For the complete list of finalists and how the judges ranked them, click here. If you scroll down, you can also see the actors chosen for All-State honors.

If you're interested in purchasing pictures of any of these shows, you should definitely visit the VIP Photography site.


  1. I saw most of the shows at the IHSA state competition and loved Picnic. In my opinion that was the clear winner. The performances were outstanding and the cutting gave a fresh perspective to an old play.
    In my opinion The Dream of the Burning Boy had an uneven cutting that resulted in an overall performance that did not quite jell with the set. This play seemed disjointed with uneven performances(although Paul Spaniak was outstanding)
    The actress in Wit was fantastic. I felt that production was far more succussful than The Beauty Queen. Beauty Queen had a fine set although this was the one production that truly seemed to miss the authors intent. That bieng said though - it was still impressive that all the directors attempted difficult material that challenged the young actors. Kudos to all involved - the productions were truly a fantastic example of strong educational theater.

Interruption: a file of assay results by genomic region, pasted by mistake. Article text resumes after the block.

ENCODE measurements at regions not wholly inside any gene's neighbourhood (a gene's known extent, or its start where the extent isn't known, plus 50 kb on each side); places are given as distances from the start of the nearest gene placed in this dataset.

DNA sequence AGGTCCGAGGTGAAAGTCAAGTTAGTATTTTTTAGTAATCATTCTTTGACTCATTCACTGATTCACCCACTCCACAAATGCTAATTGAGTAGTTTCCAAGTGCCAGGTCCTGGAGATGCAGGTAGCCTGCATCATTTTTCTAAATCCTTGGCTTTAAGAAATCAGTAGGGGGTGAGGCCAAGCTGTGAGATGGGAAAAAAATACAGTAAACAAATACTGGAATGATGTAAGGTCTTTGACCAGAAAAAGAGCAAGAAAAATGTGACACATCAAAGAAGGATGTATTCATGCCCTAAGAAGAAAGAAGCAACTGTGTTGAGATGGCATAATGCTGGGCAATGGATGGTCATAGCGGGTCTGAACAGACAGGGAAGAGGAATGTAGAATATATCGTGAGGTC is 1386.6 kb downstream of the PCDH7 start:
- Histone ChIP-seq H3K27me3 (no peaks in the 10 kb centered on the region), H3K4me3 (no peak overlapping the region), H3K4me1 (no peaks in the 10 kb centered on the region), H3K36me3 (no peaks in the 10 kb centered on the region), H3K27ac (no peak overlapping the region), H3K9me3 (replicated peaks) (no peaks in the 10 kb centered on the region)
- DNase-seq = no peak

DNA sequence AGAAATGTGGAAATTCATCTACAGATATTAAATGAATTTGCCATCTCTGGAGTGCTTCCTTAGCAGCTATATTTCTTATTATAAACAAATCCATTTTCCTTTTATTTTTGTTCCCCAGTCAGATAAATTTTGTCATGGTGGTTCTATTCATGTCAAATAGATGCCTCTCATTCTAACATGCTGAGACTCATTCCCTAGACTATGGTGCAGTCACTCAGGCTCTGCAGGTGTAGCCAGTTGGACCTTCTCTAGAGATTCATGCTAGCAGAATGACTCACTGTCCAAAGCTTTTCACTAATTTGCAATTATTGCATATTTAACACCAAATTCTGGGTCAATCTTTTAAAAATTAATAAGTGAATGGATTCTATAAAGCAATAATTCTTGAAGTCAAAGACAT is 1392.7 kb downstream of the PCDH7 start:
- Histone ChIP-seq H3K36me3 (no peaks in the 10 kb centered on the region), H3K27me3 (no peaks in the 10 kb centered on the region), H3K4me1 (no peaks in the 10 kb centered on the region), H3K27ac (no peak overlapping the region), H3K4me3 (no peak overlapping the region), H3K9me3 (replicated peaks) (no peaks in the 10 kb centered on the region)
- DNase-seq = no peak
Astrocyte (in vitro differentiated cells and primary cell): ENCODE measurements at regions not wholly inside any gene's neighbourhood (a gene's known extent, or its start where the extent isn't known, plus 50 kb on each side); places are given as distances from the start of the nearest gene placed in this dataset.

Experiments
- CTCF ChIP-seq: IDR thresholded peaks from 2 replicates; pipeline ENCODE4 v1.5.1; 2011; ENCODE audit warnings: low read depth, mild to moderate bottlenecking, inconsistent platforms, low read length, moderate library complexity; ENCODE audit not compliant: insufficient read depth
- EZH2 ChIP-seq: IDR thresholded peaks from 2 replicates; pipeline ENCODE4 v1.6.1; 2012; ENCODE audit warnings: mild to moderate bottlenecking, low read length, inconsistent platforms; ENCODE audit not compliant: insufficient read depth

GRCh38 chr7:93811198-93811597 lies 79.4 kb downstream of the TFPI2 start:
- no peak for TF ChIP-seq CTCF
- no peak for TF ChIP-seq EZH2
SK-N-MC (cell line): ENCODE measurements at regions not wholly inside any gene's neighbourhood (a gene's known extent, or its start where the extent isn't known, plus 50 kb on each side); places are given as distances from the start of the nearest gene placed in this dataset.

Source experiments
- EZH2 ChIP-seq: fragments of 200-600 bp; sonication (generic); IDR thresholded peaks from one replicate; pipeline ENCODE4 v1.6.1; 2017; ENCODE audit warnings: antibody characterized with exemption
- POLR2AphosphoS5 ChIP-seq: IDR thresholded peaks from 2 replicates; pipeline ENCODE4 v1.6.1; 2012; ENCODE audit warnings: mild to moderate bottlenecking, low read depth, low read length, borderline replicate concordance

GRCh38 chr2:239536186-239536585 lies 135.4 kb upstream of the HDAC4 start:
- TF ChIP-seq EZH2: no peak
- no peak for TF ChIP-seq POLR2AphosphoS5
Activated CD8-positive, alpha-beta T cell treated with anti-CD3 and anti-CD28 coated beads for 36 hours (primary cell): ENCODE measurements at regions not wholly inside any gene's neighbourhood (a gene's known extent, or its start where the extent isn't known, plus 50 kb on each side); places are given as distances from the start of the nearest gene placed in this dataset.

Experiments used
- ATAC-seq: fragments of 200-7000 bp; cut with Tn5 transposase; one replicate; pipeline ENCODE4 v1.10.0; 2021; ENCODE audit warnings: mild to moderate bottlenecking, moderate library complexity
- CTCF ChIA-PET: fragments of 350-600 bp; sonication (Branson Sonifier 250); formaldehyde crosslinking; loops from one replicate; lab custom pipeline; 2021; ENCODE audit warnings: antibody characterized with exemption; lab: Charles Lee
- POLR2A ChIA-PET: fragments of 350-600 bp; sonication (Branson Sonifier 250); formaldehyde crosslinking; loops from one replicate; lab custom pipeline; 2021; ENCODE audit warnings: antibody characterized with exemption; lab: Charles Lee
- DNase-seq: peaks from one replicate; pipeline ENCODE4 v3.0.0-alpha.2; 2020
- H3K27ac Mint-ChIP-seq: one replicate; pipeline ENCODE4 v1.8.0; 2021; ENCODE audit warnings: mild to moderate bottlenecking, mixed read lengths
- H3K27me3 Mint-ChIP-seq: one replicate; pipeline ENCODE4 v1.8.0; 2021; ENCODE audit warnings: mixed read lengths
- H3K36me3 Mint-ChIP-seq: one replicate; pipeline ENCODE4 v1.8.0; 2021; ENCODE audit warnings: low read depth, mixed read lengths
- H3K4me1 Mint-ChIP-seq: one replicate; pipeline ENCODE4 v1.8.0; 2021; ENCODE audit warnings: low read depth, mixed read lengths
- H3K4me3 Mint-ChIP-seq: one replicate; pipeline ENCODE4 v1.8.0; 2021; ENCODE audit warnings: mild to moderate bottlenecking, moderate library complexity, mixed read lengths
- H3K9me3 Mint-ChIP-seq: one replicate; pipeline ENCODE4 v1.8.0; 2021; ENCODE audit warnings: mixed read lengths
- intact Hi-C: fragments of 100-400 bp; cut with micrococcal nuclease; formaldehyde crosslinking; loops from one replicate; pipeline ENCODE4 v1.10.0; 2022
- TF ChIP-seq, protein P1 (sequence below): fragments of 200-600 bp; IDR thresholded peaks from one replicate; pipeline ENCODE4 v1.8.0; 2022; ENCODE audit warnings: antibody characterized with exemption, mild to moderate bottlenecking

2. I waited till seeing ISU's "Picnic" to judge whether I still thought that Oak Lawn's cutting changed the main thrust of the play, and, yes, I still think that. It is not, to me, a play about love at first sight or the undeniable heat of sexual passion messing up people's lives. (For that theme, try Tom Stoppard's "Arcadia.") Instead, for me, "Picnic" is about small town restrictions and oppression and how everyone is trying to abide by rules that aren't working for them. So we have Madge, a pretty girl, chafing at the life set out for her (dress right, look right, act right, marry the respectable guy, go to the country club), instead choosing to go for something more daring, less safe, very much against the rules, which is represented by Hal, who is not that bright (like her), good-looking (like her) and has a strong case of wanderlust (like her). I also think Inge had a strong message about the way women's roles were restricted and somewhat destructive, with all the talk from Madge's mother about how she needs to get married now, before she hits (heaven forfend) 20, poor Mrs. Potts stuck taking care of her awful mother, Madge's and Milly's mother reflecting her own unhappiness at how her life and marriage turned out, and the crucial plotline about Rosemary, who pretends to want to be independent when what she really (desperately) wants is a man and a ring. It's that desperation and lack of satisfaction in her own role as an "old maid schoolteacher" that makes her attack Hal so viciously, just because he wounds her pride and exposes the sham of her "I don't want to get married" speeches. In my view, Oak Lawn's production misinterpreted those major thrusts of the play, plus the characters of Rosemary, Madge, Hal, and Howard, and Alan was missing entirely, when he is a key to both Madge's and Hal's personalities. It's difficult to do that kind of play in 45 minutes, and I understand that the abbreviated length created a challenge for Oak Lawn's director and actors. But still... It's something like what happened in Lake Park's "Wit," where they cut to one of the play's themes (how our medical care is dehumanizing) while minimizing the other (Vivian realizes how much she's missed on a personal level by focusing so much on the academic side of her life). In both cases, I think the play is more challenging and more adult than the shorter contest production really showed. Since one of the main criteria for IHSA drama is supposed to be, "Does the entire production effectively communicate the ideas, attitudes and emotions of the script to the audience?" I would say that neither "Picnic" nor "Wit" worked for me in that capacity, since they did not showcase what I consider to be the playwright's major theme. One other thing I noticed that didn't work for me was that the actors in "Picnic" seemed to be using Southern accents most of the time. The accents were not consistent, and also not appropriate for Kansas in the 1950s. So those were my concerns with the production and why it didn't seem as successful as others to me. Clearly, everyone judges these things differently, and it is not easy to get truly successful productions of full-length plays into 45 minutes, anyway. That's the double-edged sword of attempting "difficult material that challenged the young actors" and a perennial problem. Is is better to aim high and miss the mark, or to play it safe and hit the target? I think I fall on the side of hitting the target, although I realize others do not.